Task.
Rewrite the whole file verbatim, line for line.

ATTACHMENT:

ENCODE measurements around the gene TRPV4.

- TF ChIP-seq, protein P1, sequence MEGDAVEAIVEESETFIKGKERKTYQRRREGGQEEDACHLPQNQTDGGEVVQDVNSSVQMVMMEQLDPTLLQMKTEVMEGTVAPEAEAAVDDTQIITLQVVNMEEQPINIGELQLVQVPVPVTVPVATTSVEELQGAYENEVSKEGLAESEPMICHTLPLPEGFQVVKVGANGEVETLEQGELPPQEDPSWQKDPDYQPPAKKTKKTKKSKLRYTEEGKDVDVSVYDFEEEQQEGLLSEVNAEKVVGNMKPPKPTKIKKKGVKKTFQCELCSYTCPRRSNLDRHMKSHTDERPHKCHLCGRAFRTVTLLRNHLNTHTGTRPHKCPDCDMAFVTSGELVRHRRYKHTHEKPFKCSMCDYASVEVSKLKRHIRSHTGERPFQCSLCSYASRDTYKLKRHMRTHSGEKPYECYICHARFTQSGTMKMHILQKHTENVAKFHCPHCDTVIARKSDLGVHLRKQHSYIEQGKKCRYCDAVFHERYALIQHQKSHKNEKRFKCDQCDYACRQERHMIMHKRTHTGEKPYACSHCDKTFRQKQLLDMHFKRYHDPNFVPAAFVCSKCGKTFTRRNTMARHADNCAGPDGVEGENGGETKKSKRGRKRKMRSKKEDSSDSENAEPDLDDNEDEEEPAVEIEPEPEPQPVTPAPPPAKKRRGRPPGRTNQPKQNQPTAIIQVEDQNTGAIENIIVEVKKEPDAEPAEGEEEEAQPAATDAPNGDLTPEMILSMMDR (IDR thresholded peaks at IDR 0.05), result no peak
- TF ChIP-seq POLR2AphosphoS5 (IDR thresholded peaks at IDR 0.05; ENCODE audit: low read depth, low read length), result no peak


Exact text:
ENCODE measurements around the gene TRPV4.

- TF ChIP-seq, protein P1, sequence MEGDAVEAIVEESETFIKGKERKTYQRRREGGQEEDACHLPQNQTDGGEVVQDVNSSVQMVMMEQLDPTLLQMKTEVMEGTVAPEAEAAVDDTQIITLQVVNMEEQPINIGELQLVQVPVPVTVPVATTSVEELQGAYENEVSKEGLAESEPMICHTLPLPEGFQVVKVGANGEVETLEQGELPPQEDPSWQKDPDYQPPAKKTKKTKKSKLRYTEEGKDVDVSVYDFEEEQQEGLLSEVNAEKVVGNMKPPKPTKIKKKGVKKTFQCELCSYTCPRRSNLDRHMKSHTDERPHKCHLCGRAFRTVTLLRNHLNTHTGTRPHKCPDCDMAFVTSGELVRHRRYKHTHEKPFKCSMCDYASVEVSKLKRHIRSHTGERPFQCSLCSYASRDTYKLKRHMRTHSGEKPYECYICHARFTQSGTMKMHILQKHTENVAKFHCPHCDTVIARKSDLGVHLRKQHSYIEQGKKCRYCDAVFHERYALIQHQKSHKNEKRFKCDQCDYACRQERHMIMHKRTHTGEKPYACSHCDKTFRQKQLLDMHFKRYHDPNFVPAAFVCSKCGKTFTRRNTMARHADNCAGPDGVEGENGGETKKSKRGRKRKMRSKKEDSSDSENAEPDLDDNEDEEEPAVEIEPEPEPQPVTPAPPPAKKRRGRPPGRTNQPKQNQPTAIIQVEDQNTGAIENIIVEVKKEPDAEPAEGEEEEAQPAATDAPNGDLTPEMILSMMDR (IDR thresholded peaks at IDR 0.05), result no peak
- TF ChIP-seq POLR2AphosphoS5 (IDR thresholded peaks at IDR 0.05; ENCODE audit: low read depth, low read length), result no peak